Sitiveni Rabuka has won a close election in Fiji and is promising change as the South Pacific nation’s first new leader in 16 years.
His win came after three political parties announced late Tuesday they would form a coalition. That followed days of negotiations after last week’s election.
Rabuka’s victory brings to an end the long reign of Prime Minister Frank Bainimarama, who seized power in a 2006 military coup and later refashioned himself as a democratic leader by introducing a new constitution and winning elections in 2014 and again in 2018.
Rabuka is also a former coup leader. He led Fiji’s first military takeover in 1987 and later served seven years as an elected prime minister in the 1990s.
Bainimarama and Rabuka had been deadlocked at 26 seats apiece after last week’s election. The small Social Democratic Liberal Party (SODELPA) held the remaining three seats and the balance of power, and decided late Tuesday in a close vote of its own to go with Rabuka.
Rabuka’s People’s Alliance Party won 21 seats and the affiliated National Federation Party won five seats, while Bainimarama’s Fiji First party secured 26 seats.
SODELPA had said Indigenous affairs and education were among their top priorities in the negotiations, although they didn’t immediately announce what concessions they’d been able to extract from Rabuka.
Rabuka thanked the Social Democrats for “giving us the honor” of forming the next government of Fiji.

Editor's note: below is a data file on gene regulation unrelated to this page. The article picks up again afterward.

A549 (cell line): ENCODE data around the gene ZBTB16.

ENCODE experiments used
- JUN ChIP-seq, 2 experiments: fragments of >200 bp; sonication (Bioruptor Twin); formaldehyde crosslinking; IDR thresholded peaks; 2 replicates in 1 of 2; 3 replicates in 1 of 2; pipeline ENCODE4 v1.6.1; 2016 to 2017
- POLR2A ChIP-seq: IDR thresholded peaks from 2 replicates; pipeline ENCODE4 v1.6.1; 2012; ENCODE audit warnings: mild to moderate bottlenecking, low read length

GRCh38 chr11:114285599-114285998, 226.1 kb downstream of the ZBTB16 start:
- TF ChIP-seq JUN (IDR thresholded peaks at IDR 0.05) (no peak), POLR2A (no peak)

“A government we hope that will bring the change that people had been calling out for over the last few years,” Rabuka said at a news conference. “It’s going to be an onerous task. It will not be easy, and it was never easy to try and dislodge an incumbent government. We have done that, collectively.”
In the days after the election, when the vote appeared to be going against Rabuka and there had been a glitch in the app that people used to follow the vote count, Rabuka had said he had no faith in the integrity of election officials and called for a nationwide petition.
But on Tuesday night, he said that although his party had experienced some difficulties with elections officials at the beginning, it now wanted to thank them.
“They had expected opposition and complaint from us, and they got it,” Rabuka said. “But now that it’s all over, I’m sure we can all turn our back on that, work together, form a government, and tell the people of Fiji they can have a very merry Christmas.”
Fiji is known abroad as a tourist paradise dotted with pristine beaches and filled with friendly, relaxed people.
However, the past few years have proved tough for many in the nation of just under 1 million, after tourism evaporated when COVID-19 hit and the economy tanked. The World Bank estimates the nation’s poverty rate is about 24 percent.